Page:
And this is not a local problem … it is a systemic one … BBC News


To re-design a system to achieve improved performance we first need to understand why the current design is not demonstrating the behaviour we want. Guessing is not design. It is guess-work. Generating a hypothesis is not design. It is guess-work too.

Design requires understanding.

A common misunderstanding is that the primary cause of deteriorating A&E performance is increasing demand. Reality does not support this rhetoric.

StElsewhere_DemandThis system behaviour chart (SBC) shows the A&E daily demand for the same period segmented by financial year. Over time there has indeed been an increase in the average demand, but that association does not prove causality.  If increasing demand caused performance failure we would expect to see matching cyclical patterns on both charts. But it is rather obvious that there is little relation between the two charts – the periods of highest demand do not correlate with the periods of highest failure. If anything there is a negative correlation – there is actually less demand in the second half of the financial year compared with the first.

So there must be more to it than just the average A&E demand.  Could there be a chicken-and-egg problem here? Higher breach rates leading to lower demand? Word gets round about a poor quality service!  What about the weather?  What about the effect of day-length? What about holidays? What about annual budgets?

What is uncomfortably obvious is that the chaotic behaviour has been going on for a long time. That is because it is an inherent part of the design.  We created it because we designed the NHS.


One surprising lesson that Chaos Theory teaches us is that chaos is predictable.  A system can be designed to behave chaotically … and rather easily too. It does not required a complicated design – a mechanically simple system can behave chaotically – a hinged pendulum for example.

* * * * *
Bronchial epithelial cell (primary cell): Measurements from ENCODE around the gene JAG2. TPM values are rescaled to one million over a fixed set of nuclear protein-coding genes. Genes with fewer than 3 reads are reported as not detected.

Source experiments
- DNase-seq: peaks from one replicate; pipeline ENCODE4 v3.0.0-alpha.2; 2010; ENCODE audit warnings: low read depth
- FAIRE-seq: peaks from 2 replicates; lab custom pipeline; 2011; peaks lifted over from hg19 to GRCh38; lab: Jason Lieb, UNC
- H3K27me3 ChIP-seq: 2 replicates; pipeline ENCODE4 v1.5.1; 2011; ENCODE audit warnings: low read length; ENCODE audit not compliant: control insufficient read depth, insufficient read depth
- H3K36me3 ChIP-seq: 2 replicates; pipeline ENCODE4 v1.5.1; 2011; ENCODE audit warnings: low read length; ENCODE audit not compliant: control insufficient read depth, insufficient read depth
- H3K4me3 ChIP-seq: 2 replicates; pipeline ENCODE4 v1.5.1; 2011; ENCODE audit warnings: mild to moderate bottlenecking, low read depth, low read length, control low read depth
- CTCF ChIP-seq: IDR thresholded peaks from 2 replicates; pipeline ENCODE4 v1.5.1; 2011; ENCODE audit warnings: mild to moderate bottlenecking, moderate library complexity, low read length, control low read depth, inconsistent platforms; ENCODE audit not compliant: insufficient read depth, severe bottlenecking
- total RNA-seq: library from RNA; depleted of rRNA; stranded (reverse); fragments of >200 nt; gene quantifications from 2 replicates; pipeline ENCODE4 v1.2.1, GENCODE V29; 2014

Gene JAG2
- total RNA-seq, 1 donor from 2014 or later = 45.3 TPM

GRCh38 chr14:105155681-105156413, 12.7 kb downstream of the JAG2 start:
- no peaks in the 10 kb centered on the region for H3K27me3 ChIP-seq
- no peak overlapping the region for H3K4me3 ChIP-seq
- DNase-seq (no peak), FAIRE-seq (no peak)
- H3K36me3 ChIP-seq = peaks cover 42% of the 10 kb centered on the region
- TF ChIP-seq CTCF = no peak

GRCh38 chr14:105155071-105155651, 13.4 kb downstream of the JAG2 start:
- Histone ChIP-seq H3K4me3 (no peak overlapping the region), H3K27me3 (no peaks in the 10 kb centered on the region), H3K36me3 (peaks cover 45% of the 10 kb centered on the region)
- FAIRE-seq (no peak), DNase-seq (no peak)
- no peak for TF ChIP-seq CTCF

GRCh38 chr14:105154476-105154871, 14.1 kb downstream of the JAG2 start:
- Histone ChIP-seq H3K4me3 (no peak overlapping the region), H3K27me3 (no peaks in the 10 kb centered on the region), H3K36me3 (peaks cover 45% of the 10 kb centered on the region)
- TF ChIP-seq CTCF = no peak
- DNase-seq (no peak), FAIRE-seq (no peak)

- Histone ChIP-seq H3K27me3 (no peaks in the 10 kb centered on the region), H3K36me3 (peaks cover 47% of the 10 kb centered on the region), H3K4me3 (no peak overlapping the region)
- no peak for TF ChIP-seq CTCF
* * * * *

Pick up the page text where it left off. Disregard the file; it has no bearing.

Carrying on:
So if we can deliberately design a system to behave chaotically then surely we can understand what design features are critical to delivering chaos and what are not. And with that insight might we then examine the design of man-made systems that we do not want to behave chaotically … such as our healthcare system?

And when we do that we discover something rather uncomfortable – that our healthcare system has been nearly perfectly designed to generate chaotic behaviour.  That may not have been the intention but it is the outcome.

So how did we get ourselves into this mess … and how do we get ourselves out of it?


To understand chaotic flow behaviour we need to consider two effects: the first is called a destabilising effect, the other is a stabilising effect.

The golden rule of chaos is that if the destabilising effect dominates then we get bumpy behaviour, if the stabilizing effect dominates then we get smooth flow.

So to eliminate the chaos all we need to do is to adjust the balance of these two effects … increase the stabilisers and reduce the destabilisers.

And because of the counter-intuitive nature of non-linear flow systems, only a small change in this balance can have a big effect: it can flip us from stable to chaotic, and it can also flip us back.

The trick is knowing how to tweak the design to create the flip.  Tweak at the wrong place or wrong time and nothing improves … as our chart above illustrates.

We need chaotic-flow-diagnostic and anti-chaotic-flow-design capability … and that is clearly lacking … because if it were present we would not be having this conversation.


And that capability exists … it is called Improvement Science. We just need to learn it.